Proprietary Perils

Unless you happen to have a website that you last updated back when GeoCities was still around, chances are that over the years and months it will have evolved in one way or another. Content changes, platform changes, design changes--all of these are choices that you inevitably come across when running any kind of site.

Apart from improving some of the early terrible design choices--like a cursive font for the main content, which no doubt led to much cursing for anyone trying to read any of it--one of the big changes that I made to this website, roughly two years ago now, was to change the front page to a Rebelmouse generated one. "What on earth is Rebelmouse?" you might ask. It was described at the time as a hybrid blog and content aggregating platform for the "social" age. It would grab all of your content from every social network -- twitter, facebook, linked, pinterest, instagram etc.-- or even web feeds and place it all in one convenient place.

Appealing to the vastly diminished attention spans of modern Web users, it also promised to add visual razzmatazz to your content. It would grab the main image or video in any linked content and put this on display. There were also analytics (though I made little use of this), and the basic offering was free.

It was, at the time, a seductive proposition. It was easy to set up, put all of your content in one place, looked nice, and there were no (monetary) fees to be paid. With a bit of CSS-Fu you could also remove all trace of their ugly advertising (how unethical!).

I knew it was a proprietary platform, so I made sure not to add any original content to the service. It would simply re-post my existing content from free and open source platforms. Of course, there were many other users who were more trusting of the service.

Along the way, there were minor annoyances, like numerous posts being missed from my feeds. Sometimes, it would grab a video from a page and link to the video instead of the page. This had to be manually undone. On top of these issues, the RSS feed was abysmal. Content that appeared on the Rebelmouse page would be missing from the feed. All of these bugs remained unaddressed over the last two years. I was also unhappy with the fact that it was running remote scripts on my site, especially google analytics (all of which Privacy Badger, in her infinite wisdom, always complained about). I started to think about alternatives, but it was never high on my priority list.

About a month ago, an email landed in the inbox of every free Rebelmouse user: the service would be shutting down by the end of August. I finally found my motivation to ditch the service.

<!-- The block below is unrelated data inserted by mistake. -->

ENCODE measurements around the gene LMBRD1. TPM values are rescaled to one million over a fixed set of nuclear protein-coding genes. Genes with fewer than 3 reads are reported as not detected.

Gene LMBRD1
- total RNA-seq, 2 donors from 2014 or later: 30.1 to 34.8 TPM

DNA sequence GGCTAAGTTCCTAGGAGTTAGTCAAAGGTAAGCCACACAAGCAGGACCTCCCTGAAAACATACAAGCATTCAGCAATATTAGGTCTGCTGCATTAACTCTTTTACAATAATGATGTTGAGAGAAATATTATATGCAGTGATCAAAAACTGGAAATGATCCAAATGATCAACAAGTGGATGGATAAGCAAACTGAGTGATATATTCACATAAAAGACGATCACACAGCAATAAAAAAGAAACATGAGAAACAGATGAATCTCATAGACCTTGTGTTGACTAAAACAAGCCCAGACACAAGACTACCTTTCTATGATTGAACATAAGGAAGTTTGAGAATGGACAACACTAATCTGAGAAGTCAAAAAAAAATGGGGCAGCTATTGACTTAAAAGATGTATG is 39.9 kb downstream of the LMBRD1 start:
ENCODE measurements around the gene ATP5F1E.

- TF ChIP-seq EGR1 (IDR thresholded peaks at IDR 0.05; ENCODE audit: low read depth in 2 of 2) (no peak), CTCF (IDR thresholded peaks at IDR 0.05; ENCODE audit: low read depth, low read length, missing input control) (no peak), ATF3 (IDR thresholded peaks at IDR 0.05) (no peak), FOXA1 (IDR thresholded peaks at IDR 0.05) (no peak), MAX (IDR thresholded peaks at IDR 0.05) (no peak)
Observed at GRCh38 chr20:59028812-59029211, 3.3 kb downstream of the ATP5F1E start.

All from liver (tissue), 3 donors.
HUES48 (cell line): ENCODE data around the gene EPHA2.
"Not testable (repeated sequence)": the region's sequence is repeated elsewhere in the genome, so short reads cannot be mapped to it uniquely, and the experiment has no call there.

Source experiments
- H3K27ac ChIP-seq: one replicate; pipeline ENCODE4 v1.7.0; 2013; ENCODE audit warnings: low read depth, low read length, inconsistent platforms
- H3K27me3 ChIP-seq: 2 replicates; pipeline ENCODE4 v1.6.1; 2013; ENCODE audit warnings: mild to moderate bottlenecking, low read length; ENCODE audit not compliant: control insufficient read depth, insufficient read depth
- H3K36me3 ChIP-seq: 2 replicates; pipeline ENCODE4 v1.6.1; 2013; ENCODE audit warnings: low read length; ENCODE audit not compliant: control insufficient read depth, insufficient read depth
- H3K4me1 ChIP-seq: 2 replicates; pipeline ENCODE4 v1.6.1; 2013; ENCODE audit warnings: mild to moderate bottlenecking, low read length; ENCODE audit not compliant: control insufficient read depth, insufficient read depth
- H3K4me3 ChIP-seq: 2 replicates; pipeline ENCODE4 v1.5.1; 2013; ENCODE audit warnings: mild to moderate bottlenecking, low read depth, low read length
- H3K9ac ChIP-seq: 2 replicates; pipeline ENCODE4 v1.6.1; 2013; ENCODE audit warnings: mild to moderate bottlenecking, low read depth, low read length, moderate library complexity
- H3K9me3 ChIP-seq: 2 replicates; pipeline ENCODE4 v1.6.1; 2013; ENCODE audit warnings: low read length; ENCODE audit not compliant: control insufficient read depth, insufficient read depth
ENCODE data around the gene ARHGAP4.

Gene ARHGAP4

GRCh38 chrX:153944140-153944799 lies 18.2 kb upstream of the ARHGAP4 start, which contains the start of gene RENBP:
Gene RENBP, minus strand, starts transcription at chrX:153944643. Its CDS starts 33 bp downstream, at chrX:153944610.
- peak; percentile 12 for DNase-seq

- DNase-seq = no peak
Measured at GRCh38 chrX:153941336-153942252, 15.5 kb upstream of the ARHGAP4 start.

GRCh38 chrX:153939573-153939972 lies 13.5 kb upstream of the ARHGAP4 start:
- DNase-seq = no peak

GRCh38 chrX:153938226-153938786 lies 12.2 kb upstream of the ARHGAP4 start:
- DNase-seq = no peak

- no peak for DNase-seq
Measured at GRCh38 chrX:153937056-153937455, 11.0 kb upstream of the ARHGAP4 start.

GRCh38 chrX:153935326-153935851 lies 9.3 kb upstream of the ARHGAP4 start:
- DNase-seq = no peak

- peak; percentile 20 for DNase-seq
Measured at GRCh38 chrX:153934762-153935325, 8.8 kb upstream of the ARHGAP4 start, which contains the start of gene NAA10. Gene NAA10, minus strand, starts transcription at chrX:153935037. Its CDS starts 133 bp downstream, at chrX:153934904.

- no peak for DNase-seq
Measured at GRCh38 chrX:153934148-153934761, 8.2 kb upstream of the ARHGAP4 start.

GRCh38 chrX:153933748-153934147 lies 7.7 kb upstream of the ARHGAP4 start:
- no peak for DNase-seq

Beneath the veneer of corporate-speak, what the email was essentially implying was that the free users had served as disposable guinea pigs. The company had learned enough by now to do away with the "free" individual users, focusing instead on corporate customers desperate for a slice of the social pie.

Not long after this news, I discovered the jQuery Socialmix plugin on Code Canyon, which claimed to do much of what Rebelmouse offered, except I would have full access to the code.*

The main difference is that the code only displays images if these are actually embedded in the feed. This leaves my front page looking a lot less "visual", though I find this to be in keeping with the overall minimalist aesthetic. There are ways of using existing free and and open source tools to add images to a feed, but this would greatly increase the complexity of the code and the possible points of failure. In any case I often find myself suffering from acute sensory overload when visiting the average highly "visual" and "social" website nowadays. I would prefer to save others from having to go through the same barrage of distractions.

From the very beginning, all I wanted for the front page was simply a place to share all of my recent activity. Thankfully Socialmix does that, without dropping any content. It would be essentially handy for anyone looking to aggregate a multitude of social feeds. For the time being it displays the latest items from my feeds -- as is -- meaning the entirety of the content is shown. I still always recommend that people use a feed reader, but for those who prefer a quick occasional visit, it comes in handy to get a quick look at the new content.

More importantly, there is no master to pull out the rug once you have served your purpose. The code runs on my server and I can modify it to my heart's content. The abrupt way in which Rebelmouse was shut down serves as yet another cautionary reminder to never trust proprietary software and proprietary services, no matter how enticing they might first appear.

* For anyone looking for a similar self-hosted functionality for their personal or organisational website, Flow-flow is also a good alternative, and has a WordPress plugin. The jQuery Social-feed plugin is also worth a look.

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